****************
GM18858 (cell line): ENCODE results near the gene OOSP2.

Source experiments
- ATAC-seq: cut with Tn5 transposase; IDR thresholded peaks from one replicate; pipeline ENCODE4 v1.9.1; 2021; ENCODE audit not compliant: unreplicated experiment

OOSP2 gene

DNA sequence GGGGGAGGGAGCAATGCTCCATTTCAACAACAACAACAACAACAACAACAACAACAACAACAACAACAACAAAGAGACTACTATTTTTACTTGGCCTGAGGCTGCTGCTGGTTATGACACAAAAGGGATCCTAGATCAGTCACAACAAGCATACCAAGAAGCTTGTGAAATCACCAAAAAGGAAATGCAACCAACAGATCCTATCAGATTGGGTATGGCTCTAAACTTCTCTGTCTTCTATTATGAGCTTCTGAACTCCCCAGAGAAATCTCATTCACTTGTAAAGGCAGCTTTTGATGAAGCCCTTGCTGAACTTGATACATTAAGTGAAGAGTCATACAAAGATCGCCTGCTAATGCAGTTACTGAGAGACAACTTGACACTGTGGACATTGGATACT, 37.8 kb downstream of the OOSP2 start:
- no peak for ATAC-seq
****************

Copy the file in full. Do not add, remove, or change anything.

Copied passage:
GM18858 (cell line): ENCODE results near the gene OOSP2.

Source experiments
- ATAC-seq: cut with Tn5 transposase; IDR thresholded peaks from one replicate; pipeline ENCODE4 v1.9.1; 2021; ENCODE audit not compliant: unreplicated experiment

OOSP2 gene

DNA sequence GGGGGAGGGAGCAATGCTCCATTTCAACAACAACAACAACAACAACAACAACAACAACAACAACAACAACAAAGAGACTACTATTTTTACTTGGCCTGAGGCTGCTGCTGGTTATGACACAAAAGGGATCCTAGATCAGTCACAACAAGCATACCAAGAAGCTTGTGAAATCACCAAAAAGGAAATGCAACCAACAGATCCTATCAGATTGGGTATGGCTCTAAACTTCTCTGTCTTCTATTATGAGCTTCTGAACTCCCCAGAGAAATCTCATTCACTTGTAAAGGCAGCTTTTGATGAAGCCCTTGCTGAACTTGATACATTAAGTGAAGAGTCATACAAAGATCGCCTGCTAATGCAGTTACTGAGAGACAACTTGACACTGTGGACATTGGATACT, 37.8 kb downstream of the OOSP2 start:
- no peak for ATAC-seq